This is an uncommon 1778 map of Mexico, the Gulf Coast, Florida and West Indies by Robert de Vaugondy. Centered on the Gulf Coast, it covers from Baja California to Florida and the Lesser Antilles, and from the Chesapeake Bay south as far as Bogota in Columbia. Being primarily a map of Mexico and the Spanish holdings in North America, this excellent map details the various Mexican states naming countless towns, villages, and haciendas.
The map extends northward into the vast and largely unknown American West. Vaugondy sets the Rio del Palma as the northern border of New Spain (Mexico) and the border of Louisiana just west of the Mississippi, clearly defining the regional boundaries of 'Nouveau Mexique' roughly along the lines of early 19th century Texas. The Mississippi Valley itself is poorly represented, as is Florida, whose southern top is a network of islands and canals â€' a common if primitive attempt to describe the everglades.
An inset in the top right quadrant features the Azores Islands of Portugal. This map was engraved by E. Dussy and issued by Robert de Vaugondy in 1778.
Gilles (1688 - 1766) and Didier (c. 1723 - 1786) Robert de Vaugondy were map publishers, engravers, and cartographers active in Paris during the mid-18th century. The father and son team were the inheritors to the important Sanson cartographic firm whose stock supplied much of their initial material. Graduating from Sanson's map's Gilles, and more particularly Didier, began to produce their own substantial corpus of work. Vaugondys were well respected for the detail and accuracy of their maps in which they made excellent use of the considerable resources available in 18th century Paris to produce the most accurate and fantasy-free maps possible. The Vaugondys compiled each map based upon their own superior geographic knowledge, scholarly research, the journals of contemporary explorers and missionaries, and direct astronomical observation - moreover, unlike many cartographers of this period, they commonly took pains to reference their source material. Nevertheless, even in 18th century Paris geographical knowledge was severely limited - especially regarding those unexplored portions of the world, including the poles, the Pacific northwest of America, and the interior of Africa and South America. In these areas the Vaugondys, like their rivals De L'Isle and Buache, must be considered speculative geographers. Speculative geography was a genre of mapmaking that evolved in Europe, particularly Paris, in the middle to late 18th century. Cartographers in this genre would fill in unknown areas on their maps with speculations based upon their vast knowledge of cartography, personal geographical theories, and often dubious primary source material gathered by explorers and navigators. This approach, which attempted to use the known to validate the unknown, naturally engendered many rivalries. Vaugondy's feuds with other cartographers, most specifically Phillipe Buache, resulted in numerous conflicting papers being presented before the Academie des Sciences, of which both were members. The era of speculatively cartography effectively ended with the late 18th century explorations of Captain Cook, Jean Francois de Galaup de La Perouse, and George Vancouver. After Didier died, his maps were acquired by Jean-Baptiste Fortin who in 1787 sold them to Charles-François Delamarche (1740 - 1817). While Delamarche prospered from the Vaugondy maps, he also defrauded Vaugondy's window Marie Louise Rosalie Dangy of her inheritance and may even have killed her. More by this mapmaker...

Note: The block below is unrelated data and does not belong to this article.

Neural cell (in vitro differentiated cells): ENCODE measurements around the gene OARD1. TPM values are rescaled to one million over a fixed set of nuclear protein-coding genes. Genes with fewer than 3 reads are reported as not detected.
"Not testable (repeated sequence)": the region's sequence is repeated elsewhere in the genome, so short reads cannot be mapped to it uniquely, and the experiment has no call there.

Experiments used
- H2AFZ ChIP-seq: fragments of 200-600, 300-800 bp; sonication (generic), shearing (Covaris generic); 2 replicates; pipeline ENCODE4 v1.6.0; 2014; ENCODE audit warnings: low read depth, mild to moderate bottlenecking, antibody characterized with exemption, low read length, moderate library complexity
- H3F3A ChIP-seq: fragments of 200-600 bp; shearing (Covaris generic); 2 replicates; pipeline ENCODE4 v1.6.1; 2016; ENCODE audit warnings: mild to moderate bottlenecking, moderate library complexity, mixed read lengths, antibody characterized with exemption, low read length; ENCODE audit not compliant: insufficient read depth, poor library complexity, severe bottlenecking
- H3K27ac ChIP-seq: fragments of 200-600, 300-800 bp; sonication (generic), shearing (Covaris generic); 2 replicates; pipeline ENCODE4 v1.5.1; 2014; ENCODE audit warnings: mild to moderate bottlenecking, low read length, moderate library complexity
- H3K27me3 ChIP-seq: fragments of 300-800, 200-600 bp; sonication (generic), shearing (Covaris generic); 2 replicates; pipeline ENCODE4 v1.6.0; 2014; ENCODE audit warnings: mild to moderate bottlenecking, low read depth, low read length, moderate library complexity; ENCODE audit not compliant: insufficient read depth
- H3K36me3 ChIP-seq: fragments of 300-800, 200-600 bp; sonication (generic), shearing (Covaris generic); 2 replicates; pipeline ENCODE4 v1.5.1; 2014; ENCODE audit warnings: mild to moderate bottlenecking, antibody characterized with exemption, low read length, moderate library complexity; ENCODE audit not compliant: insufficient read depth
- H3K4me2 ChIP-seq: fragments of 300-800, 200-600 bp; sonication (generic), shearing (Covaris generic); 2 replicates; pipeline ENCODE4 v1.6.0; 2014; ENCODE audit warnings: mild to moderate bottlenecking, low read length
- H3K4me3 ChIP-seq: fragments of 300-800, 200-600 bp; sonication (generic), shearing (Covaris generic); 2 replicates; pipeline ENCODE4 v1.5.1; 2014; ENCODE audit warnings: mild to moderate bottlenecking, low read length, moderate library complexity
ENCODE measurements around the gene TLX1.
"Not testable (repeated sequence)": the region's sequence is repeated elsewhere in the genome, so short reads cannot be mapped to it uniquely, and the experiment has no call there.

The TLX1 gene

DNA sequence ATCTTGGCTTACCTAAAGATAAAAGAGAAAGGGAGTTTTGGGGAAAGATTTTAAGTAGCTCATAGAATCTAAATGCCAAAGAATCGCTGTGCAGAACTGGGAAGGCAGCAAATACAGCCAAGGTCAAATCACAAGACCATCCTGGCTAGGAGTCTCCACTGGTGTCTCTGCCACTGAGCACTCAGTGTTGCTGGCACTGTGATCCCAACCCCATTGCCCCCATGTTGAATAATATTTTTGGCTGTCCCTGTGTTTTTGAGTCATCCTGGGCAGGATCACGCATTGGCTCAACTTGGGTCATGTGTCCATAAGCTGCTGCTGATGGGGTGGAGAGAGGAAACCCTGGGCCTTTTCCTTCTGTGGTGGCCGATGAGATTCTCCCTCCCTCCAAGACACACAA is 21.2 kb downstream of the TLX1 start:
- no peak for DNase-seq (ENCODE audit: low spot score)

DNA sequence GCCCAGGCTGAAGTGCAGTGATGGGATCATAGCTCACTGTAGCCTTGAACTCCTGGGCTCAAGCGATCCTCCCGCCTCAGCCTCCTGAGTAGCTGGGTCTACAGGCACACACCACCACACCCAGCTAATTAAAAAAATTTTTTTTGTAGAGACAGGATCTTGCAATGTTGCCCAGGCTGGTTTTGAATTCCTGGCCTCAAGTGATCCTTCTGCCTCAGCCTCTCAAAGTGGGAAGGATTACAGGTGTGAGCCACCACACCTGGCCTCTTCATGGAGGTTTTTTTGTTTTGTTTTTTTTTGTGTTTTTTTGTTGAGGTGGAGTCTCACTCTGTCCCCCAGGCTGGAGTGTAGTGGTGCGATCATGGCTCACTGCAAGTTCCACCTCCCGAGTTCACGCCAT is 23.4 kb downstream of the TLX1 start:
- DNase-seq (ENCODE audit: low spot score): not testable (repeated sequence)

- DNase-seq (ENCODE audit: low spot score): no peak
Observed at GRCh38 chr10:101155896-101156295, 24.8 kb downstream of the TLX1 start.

Very good. Original platemark visible. Minor wear along original centerfold. Minor spotting.